Yusys Technologies, a Chinese tech group that focuses on computer applications, partnered with OCBC Capital (Shanghai) Equity Investment Management Co. Ltd to jointly set up a big data-focused fund in 2019. And it has returned the classic Chinese business model to the spotlight.
Under the model, listed companies and venture capital (VC) firms co-launch VC funds for equity investment. The synergy between the two sides, with public companies building the industry ecosystem and VC firms sourcing appealing investment targets, makes the model more than the sum of its parts.
While this model had a predecessor, the “PE + listed company” buyout fund, recent developments represent an exciting spin on the idea with the potential for significant impact.
The Development Story
Back in 2011, China witnessed the landing of its first investment fund co-launched by a listed company and an investment manager. But that didn’t make any big splashes – IPO was still a smooth exit channel, and investment managers didn’t have to rope in public companies as the future buyer of their invested firms.
Things remained the same until 2012, when the sluggish Chinese stock market made IPO no longer that available for filing candidates.
In this context, it has become common practice for investment managers to cooperate with listed companies to co-launch funds. 35 and 133 of these new investment funds were established in 2013 and 2014, respectively. In 2017, the number reached 365, an increase of 107.39% from the 176 in 2016. A growing momentum of 150 new funds per year has continued since then.
How Does 1+1>2 Really Work?
Public companies have a key role to play in this model. First of all, they can raise large amounts of money by selling equities or bonds; secondly, their core business equips them with experience and resources; moreover, their management team can go hands-on to help VC-invested firms in strategic decision-making and running daily affairs.
VC firms, on the other side, are better at systematic selection, evaluation, investment and management of portfolio companies. In addition, VCs also bring many industry resources such as their important clients, industry associations, and insights into future trends and opportunities. It looks like VCs enter the public company as a mentor and thus makes a difference to the company’s business decisions.
In this synergetic model, VC firms no longer hustle and sweat for fundraising or cash-out, as there will be public companies, the wealthy limited partner (LP) and potential buyers. Public companies can also sigh with relief that their corporate venture capital (CVC) investment can put them in an advantageous position, even in this ever-changing tech era, by acquiring the most cutting-edge technology.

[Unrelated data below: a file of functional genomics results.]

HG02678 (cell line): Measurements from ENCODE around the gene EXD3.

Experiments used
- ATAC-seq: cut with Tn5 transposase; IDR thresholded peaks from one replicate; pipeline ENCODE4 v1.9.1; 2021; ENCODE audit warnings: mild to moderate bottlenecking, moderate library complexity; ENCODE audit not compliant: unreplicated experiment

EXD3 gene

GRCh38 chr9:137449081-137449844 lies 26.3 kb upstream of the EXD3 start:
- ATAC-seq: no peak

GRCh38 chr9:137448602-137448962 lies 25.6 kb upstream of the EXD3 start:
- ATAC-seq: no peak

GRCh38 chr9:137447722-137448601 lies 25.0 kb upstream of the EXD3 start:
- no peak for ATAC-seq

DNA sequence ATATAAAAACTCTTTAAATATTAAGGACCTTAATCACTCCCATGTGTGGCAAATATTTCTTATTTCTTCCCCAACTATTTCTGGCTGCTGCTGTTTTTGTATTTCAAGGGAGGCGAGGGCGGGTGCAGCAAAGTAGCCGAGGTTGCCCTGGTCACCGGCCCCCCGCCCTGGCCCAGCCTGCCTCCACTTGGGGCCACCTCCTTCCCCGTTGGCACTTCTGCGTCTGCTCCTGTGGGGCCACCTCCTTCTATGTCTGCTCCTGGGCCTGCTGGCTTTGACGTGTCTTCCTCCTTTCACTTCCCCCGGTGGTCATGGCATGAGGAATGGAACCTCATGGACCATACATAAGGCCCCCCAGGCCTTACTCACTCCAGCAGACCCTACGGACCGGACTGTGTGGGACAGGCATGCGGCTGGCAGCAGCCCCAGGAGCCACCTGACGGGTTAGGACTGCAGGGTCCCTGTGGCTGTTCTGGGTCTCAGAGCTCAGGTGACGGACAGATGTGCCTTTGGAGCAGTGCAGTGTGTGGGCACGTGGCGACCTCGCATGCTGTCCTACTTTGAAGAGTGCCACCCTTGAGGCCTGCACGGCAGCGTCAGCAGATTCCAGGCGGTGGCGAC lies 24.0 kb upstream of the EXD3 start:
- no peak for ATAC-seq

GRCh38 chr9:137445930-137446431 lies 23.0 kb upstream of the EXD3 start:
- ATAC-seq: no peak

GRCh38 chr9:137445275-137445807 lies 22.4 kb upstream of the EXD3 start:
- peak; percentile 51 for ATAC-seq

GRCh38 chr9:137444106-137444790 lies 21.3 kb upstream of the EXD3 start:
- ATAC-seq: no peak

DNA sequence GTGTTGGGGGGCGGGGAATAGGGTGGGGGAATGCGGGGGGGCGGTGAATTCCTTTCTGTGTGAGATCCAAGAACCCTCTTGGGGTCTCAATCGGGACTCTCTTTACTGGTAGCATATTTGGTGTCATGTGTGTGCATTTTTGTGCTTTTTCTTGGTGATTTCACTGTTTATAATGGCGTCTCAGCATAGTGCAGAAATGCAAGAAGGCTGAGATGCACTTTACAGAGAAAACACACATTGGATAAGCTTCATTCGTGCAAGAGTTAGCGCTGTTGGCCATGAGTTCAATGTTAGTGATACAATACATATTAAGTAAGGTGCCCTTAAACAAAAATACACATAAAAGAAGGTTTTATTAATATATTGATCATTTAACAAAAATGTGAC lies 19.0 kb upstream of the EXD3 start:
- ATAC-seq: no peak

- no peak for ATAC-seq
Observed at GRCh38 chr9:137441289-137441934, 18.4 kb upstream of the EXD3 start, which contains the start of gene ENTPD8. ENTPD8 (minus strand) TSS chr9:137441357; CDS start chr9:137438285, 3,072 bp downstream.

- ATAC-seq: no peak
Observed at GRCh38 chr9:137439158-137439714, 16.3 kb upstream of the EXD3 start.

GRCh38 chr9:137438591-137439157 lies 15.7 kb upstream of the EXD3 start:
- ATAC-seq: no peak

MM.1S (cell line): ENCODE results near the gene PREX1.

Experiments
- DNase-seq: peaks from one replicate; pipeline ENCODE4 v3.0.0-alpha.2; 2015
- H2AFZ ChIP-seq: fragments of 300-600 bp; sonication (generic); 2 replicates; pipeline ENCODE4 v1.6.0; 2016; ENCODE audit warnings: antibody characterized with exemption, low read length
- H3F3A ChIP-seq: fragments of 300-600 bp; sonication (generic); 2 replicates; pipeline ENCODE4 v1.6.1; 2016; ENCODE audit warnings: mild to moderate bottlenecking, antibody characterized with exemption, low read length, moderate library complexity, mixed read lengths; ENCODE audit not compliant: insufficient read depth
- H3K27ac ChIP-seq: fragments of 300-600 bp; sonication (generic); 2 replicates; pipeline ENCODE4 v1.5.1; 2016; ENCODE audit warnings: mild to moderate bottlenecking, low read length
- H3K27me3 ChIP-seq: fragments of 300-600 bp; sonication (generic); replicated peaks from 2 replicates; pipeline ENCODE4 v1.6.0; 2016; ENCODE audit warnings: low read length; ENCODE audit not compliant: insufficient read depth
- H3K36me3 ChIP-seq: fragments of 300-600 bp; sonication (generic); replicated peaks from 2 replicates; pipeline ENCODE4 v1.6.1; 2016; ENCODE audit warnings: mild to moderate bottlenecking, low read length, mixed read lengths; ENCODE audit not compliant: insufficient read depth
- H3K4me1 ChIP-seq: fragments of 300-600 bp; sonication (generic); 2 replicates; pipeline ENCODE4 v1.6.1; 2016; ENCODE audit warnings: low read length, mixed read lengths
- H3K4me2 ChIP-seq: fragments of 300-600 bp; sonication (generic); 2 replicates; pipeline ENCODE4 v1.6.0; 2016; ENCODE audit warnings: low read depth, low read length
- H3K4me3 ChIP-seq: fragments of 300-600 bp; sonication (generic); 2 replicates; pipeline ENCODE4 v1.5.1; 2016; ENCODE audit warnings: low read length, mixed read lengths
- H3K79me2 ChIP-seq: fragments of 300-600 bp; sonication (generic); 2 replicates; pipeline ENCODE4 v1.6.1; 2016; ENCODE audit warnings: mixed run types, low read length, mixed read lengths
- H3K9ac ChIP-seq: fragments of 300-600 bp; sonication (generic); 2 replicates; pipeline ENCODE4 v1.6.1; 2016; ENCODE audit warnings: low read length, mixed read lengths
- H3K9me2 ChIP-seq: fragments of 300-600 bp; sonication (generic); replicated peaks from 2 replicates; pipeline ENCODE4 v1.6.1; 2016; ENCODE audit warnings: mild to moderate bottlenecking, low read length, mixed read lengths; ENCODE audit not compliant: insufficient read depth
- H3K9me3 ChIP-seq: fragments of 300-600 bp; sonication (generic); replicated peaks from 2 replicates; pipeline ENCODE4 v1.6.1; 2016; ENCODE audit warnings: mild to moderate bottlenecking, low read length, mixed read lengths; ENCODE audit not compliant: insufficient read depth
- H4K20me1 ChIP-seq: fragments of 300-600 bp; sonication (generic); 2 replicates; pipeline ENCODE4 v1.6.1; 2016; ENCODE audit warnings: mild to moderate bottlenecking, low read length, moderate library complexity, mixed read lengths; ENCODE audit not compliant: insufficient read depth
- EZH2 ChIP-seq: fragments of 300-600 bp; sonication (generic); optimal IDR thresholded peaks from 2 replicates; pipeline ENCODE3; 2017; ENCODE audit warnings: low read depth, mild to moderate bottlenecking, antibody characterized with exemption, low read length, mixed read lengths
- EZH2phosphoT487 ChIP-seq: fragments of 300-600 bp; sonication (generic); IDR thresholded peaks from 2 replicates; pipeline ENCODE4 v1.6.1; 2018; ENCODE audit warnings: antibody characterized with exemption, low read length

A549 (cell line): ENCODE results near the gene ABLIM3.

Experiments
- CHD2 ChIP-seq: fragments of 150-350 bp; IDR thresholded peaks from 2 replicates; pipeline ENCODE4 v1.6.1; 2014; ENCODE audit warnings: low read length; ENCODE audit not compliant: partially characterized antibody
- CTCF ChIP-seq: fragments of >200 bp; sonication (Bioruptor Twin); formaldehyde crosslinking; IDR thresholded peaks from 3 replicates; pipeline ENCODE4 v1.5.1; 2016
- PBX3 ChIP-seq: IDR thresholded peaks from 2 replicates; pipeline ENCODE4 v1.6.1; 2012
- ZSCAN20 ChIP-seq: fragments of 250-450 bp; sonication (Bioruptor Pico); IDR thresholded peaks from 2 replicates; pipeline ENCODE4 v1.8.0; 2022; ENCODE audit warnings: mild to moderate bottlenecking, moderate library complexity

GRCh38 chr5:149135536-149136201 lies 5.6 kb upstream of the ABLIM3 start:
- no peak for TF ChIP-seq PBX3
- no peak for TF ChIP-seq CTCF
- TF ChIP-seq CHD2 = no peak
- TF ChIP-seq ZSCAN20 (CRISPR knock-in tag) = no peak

Dong Shiping, board secretary of Yusys Technologies, admits in a special interview with FOF Weekly that, “As a business in the real economy, Yusys can’t source as many potential targets as a VC firm does. And some firms are just unsuitable for direct investment, given Yusys’ limited capital resources, so working with VC firms and investing through funds can help a lot.”
“Corporate investors’ participation in funds will be the big trend. In today’s dynamic tech era, they need to know all the avant-garde new species using a fund lens to avoid being outdated by the market,” says Guo Yanni, managing co-founder of OCBC Capital (Shanghai), in a special interview with FOF Weekly.
The “listed company + VC” model is further divisible into two categories, using capital contribution as the main criterion.
The first is that the listed company invests as a single LP, and the fund manager is responsible for the investment process. The good side of this sub-category is that general partners (GPs) are freed from raising funds; the bad side is that GPs work exclusively for a single LP, demoting themselves into an investment team outside the listed company who must submit to the will of listed companies. That often deviates from normal equity investments.
The second category is when the listed company only partially contributes to the fund as an LP, and the rest is raised by the GP. Under this structure, the GP and listed companies have fairly equal rights. However, the GP in this case often leans towards other financial investors, while the listed company prefers a full reflection of its investment strategy.
If listed companies and VCs adopt the mode of Co-GP or open up the management team to operate jointly, it will be conducive to deeper integration of the two parties and a more balanced and consistent investment philosophy. In terms of feasibility, the second category is more reasonable. A system featuring double key persons – one from the fund manager and one from the listed company – should be crucial to its success.
Some Final Words
For a long time, due to market mechanism imperfection and PE market players’ immaturity, Chinese GPs have worried about fundraising and investing – that’s even truer in recent years. In this context, and considering the fact that corporate investors are increasingly aware of market competition and industry eco-system investing, the classic “listed company + VC” model will only undergo more derivation and spur more market changes.
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